I found the book to be very informative regarding healthy eating and maintaining glucose levels....more info
- The New Glucose Revolution:
This is an excellent book. It is not just for diabetics, but for anyone that wants to eat healthy. I HAVE recommended this book to my family & friends. ...more info
- For people who can't discern one message from another
First off, one tiny infinitesimal complaint. If you're new into the world of nutrition, then the book gets a bit confusing at times. But besides that, pay close attention...
Most of the reviews are good, and people reading them should take heed. The ones that are bad contain the most rediculous things I've ever heard. Fist off, the book is not contradictory. There are sweet potatoes...then there are regular potatoes...read on from there. Secondly, I think some are mistaking GI with GL. YOU, following these giudelines, should be more concerned with the Glycemic Load. This is the ration of food consumed at a sitting considering the rest of the nutrient profile...and it's glycemic index. An apple by itself has a medium GI. If you eat 17 apples....you do the math. Pay close attention to the reading. They specify, I promise. Other things...
1) Insulin is released by the pancreas when you have too much sugar in your blood (blood glucose). Your pancreas works as an internal control system. You got too much sugar in the blood, your pancreas freaks, releases insulin. This hormone increases the uptake of of glucose AND free fatty acids. It also helps in protein synthesis. The sugar in your blood is jammed into your muscles AND your fat cells (adipose). That's why people should understand that exercising is a vital part of keeping a consistently healthy diet in check (and vice versa). If you're idle all day, odn't eat foods with a high GI...your insulin spikes, the sugar goes into your fat cells. That's converted to triglycerides (stored fat). That's what the one person was trying to state, when discussing the "raising of tryglycerides...".
Blah, I can't remember what else I wanted to correct now. This book is a perfect source for people to use when striving for a healthy body. Read carefully and reread before making absurd assumptions about it's "mistakes".
Oh and that one dude...people's bodies are NOT that different from another, bar something like hypoglycemia or the sort. Eating low GI food is beneficial to ALL!
Hypoglycemics: Follow the book's instructions. Whole grains periodically.
Healthy fats are essential as well....more info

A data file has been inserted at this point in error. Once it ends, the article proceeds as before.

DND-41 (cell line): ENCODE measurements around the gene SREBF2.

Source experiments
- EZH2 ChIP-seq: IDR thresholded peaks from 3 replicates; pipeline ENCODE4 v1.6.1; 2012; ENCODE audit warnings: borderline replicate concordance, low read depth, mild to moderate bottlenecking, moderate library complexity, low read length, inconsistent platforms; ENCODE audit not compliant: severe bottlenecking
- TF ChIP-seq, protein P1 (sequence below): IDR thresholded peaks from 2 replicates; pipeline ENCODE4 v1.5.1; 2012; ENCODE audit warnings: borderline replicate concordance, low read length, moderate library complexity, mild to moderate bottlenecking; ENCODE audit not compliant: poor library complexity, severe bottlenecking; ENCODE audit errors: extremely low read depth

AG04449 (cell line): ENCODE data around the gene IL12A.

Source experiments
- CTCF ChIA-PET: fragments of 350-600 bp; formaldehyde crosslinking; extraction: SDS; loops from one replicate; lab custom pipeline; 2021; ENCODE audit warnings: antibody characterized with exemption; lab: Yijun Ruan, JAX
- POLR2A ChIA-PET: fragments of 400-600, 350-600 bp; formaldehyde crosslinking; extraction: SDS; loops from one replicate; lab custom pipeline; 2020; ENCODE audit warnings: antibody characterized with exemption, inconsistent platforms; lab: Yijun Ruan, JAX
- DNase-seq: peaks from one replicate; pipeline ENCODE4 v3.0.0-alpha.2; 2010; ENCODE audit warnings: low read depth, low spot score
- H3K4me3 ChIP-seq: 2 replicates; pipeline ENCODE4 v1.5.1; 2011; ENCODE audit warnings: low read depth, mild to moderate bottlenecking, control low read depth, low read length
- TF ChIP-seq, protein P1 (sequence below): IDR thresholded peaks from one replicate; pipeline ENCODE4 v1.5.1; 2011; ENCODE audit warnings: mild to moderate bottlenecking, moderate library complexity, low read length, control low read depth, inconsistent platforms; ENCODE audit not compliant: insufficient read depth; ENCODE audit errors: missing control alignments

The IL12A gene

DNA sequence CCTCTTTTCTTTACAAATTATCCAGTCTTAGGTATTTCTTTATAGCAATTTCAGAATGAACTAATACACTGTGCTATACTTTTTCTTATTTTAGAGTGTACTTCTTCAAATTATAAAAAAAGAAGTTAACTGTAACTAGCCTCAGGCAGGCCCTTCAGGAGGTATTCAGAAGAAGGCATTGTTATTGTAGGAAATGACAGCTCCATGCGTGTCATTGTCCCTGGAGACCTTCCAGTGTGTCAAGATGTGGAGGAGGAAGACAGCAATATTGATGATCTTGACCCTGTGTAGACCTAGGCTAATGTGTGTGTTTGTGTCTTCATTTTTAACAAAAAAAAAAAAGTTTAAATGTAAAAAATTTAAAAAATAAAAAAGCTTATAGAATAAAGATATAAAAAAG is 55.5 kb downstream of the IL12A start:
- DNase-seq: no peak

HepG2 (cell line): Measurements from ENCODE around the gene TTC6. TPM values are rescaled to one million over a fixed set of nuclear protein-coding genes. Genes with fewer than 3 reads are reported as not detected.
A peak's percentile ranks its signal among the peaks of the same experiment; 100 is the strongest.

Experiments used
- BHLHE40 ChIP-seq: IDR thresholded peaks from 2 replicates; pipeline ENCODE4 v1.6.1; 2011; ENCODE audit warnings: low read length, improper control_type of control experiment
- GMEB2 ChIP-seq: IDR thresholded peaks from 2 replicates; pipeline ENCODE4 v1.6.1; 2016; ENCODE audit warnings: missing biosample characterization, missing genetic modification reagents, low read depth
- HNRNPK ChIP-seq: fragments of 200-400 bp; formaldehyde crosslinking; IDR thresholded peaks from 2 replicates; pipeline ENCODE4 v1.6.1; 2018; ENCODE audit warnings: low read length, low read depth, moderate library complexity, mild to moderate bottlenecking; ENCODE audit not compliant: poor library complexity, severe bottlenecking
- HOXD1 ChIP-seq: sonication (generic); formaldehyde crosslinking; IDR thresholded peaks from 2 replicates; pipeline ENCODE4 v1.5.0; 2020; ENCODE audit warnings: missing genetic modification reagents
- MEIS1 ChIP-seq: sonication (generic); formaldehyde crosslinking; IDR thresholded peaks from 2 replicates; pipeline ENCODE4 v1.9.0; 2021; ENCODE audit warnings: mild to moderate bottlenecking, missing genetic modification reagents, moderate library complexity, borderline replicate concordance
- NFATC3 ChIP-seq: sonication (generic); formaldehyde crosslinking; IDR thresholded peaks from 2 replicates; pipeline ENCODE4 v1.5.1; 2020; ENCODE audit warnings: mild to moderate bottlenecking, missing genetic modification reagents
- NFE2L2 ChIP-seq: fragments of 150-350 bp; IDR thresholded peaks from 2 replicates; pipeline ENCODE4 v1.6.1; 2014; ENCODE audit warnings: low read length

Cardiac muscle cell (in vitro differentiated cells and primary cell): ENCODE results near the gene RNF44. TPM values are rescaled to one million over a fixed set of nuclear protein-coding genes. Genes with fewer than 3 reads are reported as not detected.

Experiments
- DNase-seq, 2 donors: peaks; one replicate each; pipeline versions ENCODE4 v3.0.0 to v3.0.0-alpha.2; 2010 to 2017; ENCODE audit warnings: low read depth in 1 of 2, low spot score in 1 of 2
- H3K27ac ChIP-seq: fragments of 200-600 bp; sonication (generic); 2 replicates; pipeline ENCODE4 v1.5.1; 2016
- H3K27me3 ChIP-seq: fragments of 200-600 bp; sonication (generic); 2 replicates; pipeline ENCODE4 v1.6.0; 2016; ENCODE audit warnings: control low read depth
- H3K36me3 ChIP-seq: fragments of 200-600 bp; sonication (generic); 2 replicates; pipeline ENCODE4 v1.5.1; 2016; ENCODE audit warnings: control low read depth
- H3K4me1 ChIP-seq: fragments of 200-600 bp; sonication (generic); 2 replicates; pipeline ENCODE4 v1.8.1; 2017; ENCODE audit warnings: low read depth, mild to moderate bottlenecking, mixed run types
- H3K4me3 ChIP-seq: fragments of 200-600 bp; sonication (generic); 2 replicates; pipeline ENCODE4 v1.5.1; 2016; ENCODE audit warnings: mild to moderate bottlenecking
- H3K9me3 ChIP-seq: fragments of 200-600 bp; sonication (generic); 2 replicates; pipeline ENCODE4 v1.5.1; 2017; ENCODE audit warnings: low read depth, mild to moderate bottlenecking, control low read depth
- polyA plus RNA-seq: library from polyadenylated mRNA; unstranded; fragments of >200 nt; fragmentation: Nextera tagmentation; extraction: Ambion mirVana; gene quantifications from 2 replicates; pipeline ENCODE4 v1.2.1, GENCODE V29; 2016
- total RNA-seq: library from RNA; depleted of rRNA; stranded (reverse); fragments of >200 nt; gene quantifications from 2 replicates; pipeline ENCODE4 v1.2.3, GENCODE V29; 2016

- Changed my way of eating, and my body shape too!
I bought this book several months ago. By eliminating/limiting foods high on the glycemic index and replacing them with foods lower on the glycemic index, I lost several inches from my waist and 10 lbs within 5 weeks. Four months later, I have continued to lost weight and inches at a lower and steady pace. The dietary changes I made became easy within a few weeks, and I don't feel like I am missing out on anything. I know that I can easily eat like this for the rest of my life.
I wish I could have discovered this a long time ago!...more info
- contradicts itself all over the place
As a hypoglycemic, I've read a whole lot about glycemic index and other factors that affect blood sugar. While the underlying premise of the book is solid--replace high GI goods with low GI foods, the details are contradicting.
The book talks about having a 'high-carb' diet with lots of grains, etc., which in and of itself seems strange. I think a 'balanced-carb' diet is the better attack. The food recommendations conflict. At times, apples are a 'high-GI' food, other places in the book it is low. They say potatoes are good, then they're bad, then they're good. Whoa! On pg. 206, it talks about a lady who improved her diet by including potatoes and rice, then on the next page it says potatoes are high-GI and should be replaced! Finally, they say sugar is 'not bad', and don't emphasize its restriction at all. The problem with this is that most sugary foods are very high in sugar, and I know from first hand experience, that cutting sugar alone has a drastic effect on health, as I've seen a myriad of my issues disappear.
There are pieces of good information here, but in general, this book is not consistent. It has a huge GI table which is useful, although applies mostly to other countries as foods in different countries have different GI values. I would probably have it on the shelf as a reference, but not have it as the primary GI book. The cover says 'Forget Sugar Busters', but I actually recommend just the opposite--read Sugar Busters first. It is much more concise and has a clear message, and I've had not only myself but others I've recommended this book to improve their weight, well-being, and other nagging ailments by following the Sugar Busters lifestyle.
Another good book is the Metabolic Typing diet, which actually explains why some people do better with more proteins and (good) fats, and others do better with slightly more carbs. This would be a better justification of some of the case studies mentioned in GI Revolution than making blanket statements that high-carb is the way to go....more info